Cheese is often aged, to allow it to mature and change its taste for the better. You do not, however, ever want to eat any of what have been claimed to be the world’s oldest cheeses. Aged in extremis, they have been found either riddled with harmful bacteria or clinging to Chinese mummies. Delicious, they are not.
It’s now looking that the oldest cheese in the world isn’t actually found in the deserts of North Africa or in China, but rather in what is now Croatia, on the beautiful Dalmatian Coast. Dating back 7,200 years from the present – and predating the last record holder by around 3,800 years – you fortunately can’t even try to eat it, as only traces of its fatty acids were found on the pots it was made in.
The discovery, made by an international team and led by researchers at The Pennsylvania State University, notably hasn’t involved a dramatic reveal of actual cheese. Instead, the team has looked at the idiosyncratic chemical fingerprints left by these fatty acids and, along with historical evidence about agricultural practices at the time, concluded that it is representative of a cheese-making process.
Archaeological data suggest that farming practices began to spread throughout Europe around 9,000 years ago. Some have linked this spread with the development of milk products: its high-calorie count and portability certainly made it a good shout as farmers spread their wings. In a similar vein, cheese would have been ideal, as it keeps for far longer than liquid milk does.
What seemed peculiar is that, despite being very closely linked, milk production was evidenced quite heavily around that time, but cheese production was not. The Mediterranean was only shown to feature the latter around 5,200 years ago. Was everyone missing something?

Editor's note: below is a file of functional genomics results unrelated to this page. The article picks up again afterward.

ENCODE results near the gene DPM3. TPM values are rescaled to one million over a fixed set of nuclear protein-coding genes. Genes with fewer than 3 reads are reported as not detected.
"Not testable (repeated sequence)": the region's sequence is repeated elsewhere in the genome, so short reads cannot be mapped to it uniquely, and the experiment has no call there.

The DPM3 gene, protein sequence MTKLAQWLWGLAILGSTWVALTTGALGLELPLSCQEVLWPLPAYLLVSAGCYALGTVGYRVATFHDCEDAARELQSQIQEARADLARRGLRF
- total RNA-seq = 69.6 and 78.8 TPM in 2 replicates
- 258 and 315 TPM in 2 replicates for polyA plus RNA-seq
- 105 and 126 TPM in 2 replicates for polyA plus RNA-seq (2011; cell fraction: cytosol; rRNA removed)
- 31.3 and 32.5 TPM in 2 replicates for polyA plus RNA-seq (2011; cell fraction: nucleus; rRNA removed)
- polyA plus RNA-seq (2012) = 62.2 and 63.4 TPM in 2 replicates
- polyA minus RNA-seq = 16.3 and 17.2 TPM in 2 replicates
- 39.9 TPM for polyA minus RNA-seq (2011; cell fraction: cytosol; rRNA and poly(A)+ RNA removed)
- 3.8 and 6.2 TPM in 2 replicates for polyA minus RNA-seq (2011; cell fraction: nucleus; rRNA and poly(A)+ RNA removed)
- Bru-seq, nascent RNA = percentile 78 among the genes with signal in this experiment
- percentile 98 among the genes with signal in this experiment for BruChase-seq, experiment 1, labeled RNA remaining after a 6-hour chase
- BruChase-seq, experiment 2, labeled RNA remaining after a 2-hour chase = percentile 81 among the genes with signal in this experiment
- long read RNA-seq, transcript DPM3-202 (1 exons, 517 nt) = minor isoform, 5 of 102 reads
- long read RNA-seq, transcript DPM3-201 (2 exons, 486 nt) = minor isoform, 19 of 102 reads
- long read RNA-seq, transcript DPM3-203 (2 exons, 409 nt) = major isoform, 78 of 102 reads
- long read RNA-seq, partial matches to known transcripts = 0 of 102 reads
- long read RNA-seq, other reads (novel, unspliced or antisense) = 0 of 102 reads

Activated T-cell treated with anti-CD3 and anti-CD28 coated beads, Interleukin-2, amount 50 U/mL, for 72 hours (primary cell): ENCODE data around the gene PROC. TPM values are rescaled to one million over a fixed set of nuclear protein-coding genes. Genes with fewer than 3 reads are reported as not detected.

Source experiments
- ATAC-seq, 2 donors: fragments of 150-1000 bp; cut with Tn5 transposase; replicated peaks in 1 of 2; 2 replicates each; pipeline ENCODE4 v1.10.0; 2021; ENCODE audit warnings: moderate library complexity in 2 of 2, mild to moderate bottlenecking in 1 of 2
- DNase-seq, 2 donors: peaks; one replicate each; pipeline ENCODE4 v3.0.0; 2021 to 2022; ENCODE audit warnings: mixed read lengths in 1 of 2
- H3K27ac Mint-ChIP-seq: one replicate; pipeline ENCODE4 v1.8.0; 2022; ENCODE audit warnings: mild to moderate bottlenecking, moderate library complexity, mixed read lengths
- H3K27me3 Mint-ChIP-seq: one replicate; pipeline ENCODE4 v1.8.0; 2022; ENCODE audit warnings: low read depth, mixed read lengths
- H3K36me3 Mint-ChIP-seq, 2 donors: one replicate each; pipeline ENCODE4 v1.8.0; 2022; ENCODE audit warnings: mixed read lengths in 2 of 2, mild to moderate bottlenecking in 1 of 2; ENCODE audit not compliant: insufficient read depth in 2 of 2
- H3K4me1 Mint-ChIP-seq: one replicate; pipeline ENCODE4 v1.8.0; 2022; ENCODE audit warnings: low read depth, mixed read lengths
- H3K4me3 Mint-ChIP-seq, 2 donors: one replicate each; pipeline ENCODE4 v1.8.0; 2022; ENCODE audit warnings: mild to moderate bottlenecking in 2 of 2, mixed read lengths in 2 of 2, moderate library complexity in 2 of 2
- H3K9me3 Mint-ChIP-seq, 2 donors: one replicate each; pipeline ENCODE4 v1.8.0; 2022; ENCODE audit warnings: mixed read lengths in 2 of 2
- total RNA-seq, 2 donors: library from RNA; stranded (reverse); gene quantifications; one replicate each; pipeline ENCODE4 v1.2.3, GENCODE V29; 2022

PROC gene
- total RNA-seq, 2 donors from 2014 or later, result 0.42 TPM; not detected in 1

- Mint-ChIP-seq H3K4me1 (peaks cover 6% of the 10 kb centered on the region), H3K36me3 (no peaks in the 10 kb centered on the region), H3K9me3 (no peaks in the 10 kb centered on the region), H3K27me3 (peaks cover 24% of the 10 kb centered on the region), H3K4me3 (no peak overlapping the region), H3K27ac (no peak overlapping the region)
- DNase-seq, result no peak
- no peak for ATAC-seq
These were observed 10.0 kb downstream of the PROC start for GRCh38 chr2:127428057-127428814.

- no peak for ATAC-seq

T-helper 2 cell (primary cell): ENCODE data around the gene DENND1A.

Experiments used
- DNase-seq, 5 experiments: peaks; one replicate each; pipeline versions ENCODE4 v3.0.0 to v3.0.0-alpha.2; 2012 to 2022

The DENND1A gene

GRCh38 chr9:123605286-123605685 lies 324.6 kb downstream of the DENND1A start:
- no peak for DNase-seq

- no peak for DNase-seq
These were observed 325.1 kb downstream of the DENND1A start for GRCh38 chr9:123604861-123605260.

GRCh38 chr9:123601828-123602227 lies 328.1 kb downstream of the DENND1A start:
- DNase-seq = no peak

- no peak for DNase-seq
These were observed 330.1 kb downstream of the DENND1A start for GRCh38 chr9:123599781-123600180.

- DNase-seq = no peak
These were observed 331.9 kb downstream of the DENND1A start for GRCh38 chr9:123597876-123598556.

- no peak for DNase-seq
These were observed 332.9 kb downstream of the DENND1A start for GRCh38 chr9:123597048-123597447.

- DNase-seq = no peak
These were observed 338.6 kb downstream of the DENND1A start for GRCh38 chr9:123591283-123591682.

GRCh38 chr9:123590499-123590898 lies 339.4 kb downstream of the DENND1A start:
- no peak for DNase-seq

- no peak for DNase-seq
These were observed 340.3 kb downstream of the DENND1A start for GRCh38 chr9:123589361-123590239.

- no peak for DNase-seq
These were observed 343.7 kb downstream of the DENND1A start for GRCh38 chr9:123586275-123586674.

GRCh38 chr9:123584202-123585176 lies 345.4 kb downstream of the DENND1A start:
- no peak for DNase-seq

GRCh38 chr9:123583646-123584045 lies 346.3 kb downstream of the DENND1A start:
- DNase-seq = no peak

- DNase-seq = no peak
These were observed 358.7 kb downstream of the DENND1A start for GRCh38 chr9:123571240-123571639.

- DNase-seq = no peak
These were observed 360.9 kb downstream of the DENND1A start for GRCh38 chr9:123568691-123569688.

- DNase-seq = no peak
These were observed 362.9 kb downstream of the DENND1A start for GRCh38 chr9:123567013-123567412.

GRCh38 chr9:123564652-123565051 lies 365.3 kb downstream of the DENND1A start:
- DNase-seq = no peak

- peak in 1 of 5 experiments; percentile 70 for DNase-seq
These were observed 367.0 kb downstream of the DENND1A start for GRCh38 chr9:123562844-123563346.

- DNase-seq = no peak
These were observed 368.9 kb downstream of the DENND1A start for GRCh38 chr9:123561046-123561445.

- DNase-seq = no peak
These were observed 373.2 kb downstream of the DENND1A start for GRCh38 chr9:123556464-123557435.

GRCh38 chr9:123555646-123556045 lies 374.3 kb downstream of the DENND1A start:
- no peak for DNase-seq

Fatty acids, found on the inside of a couple of clay pots found within two New Stone Age (Neolithic) villages along the coast of Croatia, proved to be a game-changer. Luckily, as the PLOS ONE study explains, they were yet to have been hosed down during excavation, which preserved plenty of the fatty acids on the potsherds (that’s a shard of ceramics, FYI) for examination.
At the very least, they were indicative of dairy fermentation, but it wasn’t clear to what end. In order to find out, the team carefully looked at the ratio of the heavier isotope, carbon-13, to the lighter carbon-12.
The concentration of either varies depending on whether you have milk or you’ve made cheese. Both soft and hard cheeses, using goat, sheep or cow milk, have proportionally far more protein and fats than lactose in them, and this alters the carbon isotopic ratio.
Without question, the fatty acids, in this case, were from a type of cheese. Radiocarbon dating of carbonized seeds and animal bones confirmed the age of the pots as being 7,200 years old and the rest, as they say, is history.
The team stresses that the use of cheese also makes sense at the time. Populations on the Dalmatian Coast were often lactose intolerant, but children at the very least would benefit from eating cheese, a “high calorie, pathogen-safe, and nutrient-rich source of food.”
Describing childhood as “one of the most dangerous periods in pre-industrial human societies,” the team suspect that the presence of dairy products helped them survive. This would have been especially important as populations migrated to colder climates, where agricultural development would prove to be trickier.
At present, it’s unclear how this mystery cheese was made – but it’s fascinating to think that European civilization may have been built on it. Blessed are the cheesemakers!